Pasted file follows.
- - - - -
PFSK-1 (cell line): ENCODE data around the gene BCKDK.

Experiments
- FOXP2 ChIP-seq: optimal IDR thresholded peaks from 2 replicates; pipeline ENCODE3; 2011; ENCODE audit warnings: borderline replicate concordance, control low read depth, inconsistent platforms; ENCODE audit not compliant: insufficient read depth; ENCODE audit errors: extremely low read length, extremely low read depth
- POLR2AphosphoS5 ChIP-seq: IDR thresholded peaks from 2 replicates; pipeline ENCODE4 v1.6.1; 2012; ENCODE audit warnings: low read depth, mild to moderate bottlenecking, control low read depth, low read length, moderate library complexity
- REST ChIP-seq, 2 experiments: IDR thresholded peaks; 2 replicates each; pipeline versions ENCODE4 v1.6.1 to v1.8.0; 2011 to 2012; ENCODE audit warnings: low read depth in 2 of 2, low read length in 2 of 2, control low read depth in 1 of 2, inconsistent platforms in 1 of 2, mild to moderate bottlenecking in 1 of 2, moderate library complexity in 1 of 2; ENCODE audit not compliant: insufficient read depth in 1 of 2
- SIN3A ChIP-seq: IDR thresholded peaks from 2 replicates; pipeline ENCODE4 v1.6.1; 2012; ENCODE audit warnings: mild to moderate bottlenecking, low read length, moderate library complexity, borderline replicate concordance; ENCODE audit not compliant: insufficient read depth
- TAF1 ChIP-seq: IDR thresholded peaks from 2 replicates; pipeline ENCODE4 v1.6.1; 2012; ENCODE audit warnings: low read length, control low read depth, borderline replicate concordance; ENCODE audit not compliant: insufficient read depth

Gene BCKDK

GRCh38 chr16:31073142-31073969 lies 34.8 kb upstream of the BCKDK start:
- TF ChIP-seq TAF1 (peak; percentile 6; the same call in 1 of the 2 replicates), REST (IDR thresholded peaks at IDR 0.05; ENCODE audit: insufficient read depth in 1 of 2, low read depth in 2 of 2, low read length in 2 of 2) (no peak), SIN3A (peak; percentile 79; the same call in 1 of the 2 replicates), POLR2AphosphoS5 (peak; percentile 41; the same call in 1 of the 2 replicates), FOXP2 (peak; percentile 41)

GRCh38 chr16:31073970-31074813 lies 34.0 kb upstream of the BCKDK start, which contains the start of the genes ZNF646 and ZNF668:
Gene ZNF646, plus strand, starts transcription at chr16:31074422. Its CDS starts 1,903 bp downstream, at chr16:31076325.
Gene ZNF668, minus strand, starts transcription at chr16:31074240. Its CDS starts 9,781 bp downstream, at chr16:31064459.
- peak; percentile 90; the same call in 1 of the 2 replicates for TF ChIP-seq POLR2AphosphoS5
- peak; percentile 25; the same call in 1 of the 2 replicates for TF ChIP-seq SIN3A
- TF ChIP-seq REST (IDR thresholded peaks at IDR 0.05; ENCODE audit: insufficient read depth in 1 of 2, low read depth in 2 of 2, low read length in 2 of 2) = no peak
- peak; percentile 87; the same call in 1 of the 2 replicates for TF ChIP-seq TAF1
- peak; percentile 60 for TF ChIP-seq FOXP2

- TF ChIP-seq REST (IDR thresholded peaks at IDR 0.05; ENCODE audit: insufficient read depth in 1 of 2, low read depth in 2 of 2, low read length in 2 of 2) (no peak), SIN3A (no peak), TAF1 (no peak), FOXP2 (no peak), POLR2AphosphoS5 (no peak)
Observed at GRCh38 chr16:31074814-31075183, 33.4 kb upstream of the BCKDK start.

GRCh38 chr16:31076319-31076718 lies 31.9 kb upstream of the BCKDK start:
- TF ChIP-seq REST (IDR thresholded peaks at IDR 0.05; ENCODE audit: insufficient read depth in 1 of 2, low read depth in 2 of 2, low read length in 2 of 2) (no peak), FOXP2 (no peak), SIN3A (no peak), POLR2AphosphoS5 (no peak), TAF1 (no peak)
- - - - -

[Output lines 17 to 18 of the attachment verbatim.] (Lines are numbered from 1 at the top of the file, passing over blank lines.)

- peak; percentile 87; the same call in 1 of the 2 replicates for TF ChIP-seq TAF1
- peak; percentile 60 for TF ChIP-seq FOXP2